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 Sweden to locate Cold War missiles on its Gotland island, - media

Faced with aggressive behavior on part of Russia, Sweden is redeploying its mothballed Cold War missile launchers out of storage in museums to shore up the defenses on its Baltic Sea front line.

Censor.NET reports citing The Times.

The traditionally neutral nation, not a member of NATO, is sending the land-based Kustrobotbatteri 90 to its former stronghold on the island of Gotland, the newspaper reports.

The Scania launcher lorries, built in 1987, were developed for the Saab Robotsystem 15 (RBS-15) anti-ship missile system but only one of four planned batteries was delivered before Sweden's coastal artillery was taken out of service in 2000.

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"We analysed whether we would be able to put something back together again which was capable of launching with," Rear Admiral Thomas Engevall told Sweden's Dagens Nyheter newspaper, quoted by The Local SE.

"A number of the trucks still remained. We have have taken components from existing missile boats and warships which had the same missile system," Engevall added.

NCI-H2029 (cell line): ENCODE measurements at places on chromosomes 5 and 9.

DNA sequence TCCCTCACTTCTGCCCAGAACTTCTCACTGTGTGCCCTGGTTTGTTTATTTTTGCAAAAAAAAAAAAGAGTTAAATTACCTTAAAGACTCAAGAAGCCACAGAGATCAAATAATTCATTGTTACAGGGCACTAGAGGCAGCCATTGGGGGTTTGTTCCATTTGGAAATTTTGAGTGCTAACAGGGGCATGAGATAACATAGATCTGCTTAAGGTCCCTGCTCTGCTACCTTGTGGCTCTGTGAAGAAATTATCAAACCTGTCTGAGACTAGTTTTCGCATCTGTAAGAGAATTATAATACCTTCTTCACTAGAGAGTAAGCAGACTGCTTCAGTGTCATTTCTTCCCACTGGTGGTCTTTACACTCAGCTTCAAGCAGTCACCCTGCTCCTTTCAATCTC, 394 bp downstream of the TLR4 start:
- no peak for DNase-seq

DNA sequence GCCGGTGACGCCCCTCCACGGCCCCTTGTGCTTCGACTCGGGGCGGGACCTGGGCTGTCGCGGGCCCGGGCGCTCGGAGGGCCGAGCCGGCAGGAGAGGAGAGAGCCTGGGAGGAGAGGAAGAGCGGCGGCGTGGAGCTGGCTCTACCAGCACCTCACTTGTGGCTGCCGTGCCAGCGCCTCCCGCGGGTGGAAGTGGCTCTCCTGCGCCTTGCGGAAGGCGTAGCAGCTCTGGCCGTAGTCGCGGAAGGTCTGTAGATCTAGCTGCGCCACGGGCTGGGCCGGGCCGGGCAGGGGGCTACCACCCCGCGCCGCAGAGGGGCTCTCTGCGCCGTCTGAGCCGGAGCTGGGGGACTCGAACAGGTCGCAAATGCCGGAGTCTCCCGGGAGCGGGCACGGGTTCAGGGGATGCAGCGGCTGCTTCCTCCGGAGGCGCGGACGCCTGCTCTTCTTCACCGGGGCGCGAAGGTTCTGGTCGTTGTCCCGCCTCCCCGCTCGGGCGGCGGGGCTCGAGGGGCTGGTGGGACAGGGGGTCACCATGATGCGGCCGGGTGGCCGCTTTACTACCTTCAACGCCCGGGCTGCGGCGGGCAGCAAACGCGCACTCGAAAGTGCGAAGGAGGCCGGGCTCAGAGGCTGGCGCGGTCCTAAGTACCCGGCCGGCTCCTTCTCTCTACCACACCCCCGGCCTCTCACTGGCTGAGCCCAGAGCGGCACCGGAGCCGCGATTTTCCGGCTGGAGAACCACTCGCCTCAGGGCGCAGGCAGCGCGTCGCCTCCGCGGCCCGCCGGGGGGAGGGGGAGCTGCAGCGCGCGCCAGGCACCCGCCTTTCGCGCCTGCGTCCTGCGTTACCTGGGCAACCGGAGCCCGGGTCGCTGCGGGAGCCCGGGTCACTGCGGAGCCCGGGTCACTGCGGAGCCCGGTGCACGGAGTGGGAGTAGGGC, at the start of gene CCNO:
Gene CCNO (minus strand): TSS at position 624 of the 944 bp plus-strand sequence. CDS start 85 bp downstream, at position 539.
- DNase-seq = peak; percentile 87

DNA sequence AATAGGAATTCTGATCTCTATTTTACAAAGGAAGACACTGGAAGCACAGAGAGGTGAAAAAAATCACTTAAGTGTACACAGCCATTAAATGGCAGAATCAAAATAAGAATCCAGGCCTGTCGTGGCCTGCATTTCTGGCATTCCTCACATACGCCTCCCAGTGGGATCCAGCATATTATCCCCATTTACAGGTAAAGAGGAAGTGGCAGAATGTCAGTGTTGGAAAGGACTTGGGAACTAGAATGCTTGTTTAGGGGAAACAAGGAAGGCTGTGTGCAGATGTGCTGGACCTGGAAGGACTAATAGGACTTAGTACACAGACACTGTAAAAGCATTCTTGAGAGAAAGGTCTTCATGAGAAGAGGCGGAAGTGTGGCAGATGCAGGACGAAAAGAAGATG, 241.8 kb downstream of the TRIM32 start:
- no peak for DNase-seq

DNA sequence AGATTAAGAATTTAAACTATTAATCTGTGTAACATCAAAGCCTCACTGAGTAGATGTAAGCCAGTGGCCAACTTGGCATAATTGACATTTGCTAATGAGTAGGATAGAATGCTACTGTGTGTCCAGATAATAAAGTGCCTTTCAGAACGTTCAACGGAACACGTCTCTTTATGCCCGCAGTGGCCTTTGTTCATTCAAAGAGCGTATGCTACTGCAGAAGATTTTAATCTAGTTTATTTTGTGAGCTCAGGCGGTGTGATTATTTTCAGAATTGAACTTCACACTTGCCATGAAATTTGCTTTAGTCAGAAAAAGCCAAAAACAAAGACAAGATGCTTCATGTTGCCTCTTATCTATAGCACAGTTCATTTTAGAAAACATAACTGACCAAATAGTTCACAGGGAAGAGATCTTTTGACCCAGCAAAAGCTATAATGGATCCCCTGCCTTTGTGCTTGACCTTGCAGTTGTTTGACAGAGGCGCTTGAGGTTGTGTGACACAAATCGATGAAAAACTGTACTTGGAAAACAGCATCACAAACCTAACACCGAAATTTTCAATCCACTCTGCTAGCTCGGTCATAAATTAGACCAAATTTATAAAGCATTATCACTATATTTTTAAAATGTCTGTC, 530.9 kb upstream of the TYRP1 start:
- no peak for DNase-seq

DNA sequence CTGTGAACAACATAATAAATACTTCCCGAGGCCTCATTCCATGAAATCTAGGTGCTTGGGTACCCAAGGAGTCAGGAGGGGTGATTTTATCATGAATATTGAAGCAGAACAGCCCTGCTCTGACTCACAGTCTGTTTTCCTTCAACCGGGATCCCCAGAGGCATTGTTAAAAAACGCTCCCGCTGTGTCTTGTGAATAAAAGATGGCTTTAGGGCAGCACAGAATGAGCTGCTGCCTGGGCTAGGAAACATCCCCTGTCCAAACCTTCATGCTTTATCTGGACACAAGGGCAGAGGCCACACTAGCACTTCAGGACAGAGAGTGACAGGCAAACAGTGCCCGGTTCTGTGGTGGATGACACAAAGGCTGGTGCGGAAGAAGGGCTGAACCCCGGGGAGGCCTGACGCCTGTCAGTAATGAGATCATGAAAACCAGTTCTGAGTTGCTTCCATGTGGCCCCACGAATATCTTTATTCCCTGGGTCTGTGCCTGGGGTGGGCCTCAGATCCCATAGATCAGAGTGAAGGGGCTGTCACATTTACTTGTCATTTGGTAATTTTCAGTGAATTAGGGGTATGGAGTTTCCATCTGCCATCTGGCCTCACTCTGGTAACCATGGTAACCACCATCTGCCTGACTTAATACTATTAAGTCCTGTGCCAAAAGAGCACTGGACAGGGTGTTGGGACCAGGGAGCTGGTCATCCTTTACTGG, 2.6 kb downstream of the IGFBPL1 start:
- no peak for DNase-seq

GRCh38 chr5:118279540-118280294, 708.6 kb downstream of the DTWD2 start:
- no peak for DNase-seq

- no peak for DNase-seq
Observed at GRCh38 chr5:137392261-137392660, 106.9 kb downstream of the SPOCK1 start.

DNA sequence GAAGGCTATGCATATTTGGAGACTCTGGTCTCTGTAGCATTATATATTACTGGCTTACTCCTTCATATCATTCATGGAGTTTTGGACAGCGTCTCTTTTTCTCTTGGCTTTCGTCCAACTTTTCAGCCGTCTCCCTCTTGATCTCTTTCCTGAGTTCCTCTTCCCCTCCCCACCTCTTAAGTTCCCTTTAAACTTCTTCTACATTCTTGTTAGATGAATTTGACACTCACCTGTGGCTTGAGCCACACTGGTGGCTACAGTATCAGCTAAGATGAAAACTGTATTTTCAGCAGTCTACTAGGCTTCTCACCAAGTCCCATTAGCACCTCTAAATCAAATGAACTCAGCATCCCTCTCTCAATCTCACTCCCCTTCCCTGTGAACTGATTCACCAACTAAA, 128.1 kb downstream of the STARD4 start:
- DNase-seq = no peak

Mike Winnerstig, security policy analyst at the Swedish Defence Research Agency, said that the decision showed that Sweden was stepping up its defense capabilities.

"This decision is national, but it is also a contribution by Sweden to the international defense capability in the Baltic Sea after Russia's annexation of Crimea and the invasion of Ukraine," he said. "If you group together these kinds of systems on Gotland, you can control quite a lot of territory in the mid-Baltic."

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"I do not think Sweden is a primary goal for Russia," he added. "But we would still be involved in any conflict in the Baltic Sea area related to EU countries."

Sweden defense minister Peter Hultqvist on Friday visited the test site on Sweden's east coast where the reconstituted system is being put through its paces.

"It is extremely good that we have land-based coastal missile systems back in our National Defence," he said. "It means that we can shoot anti-ship missiles from land over great distance. They provides increased flexibility and capability in marine warfare. It increases military capability and that's something we need."
 
 
 
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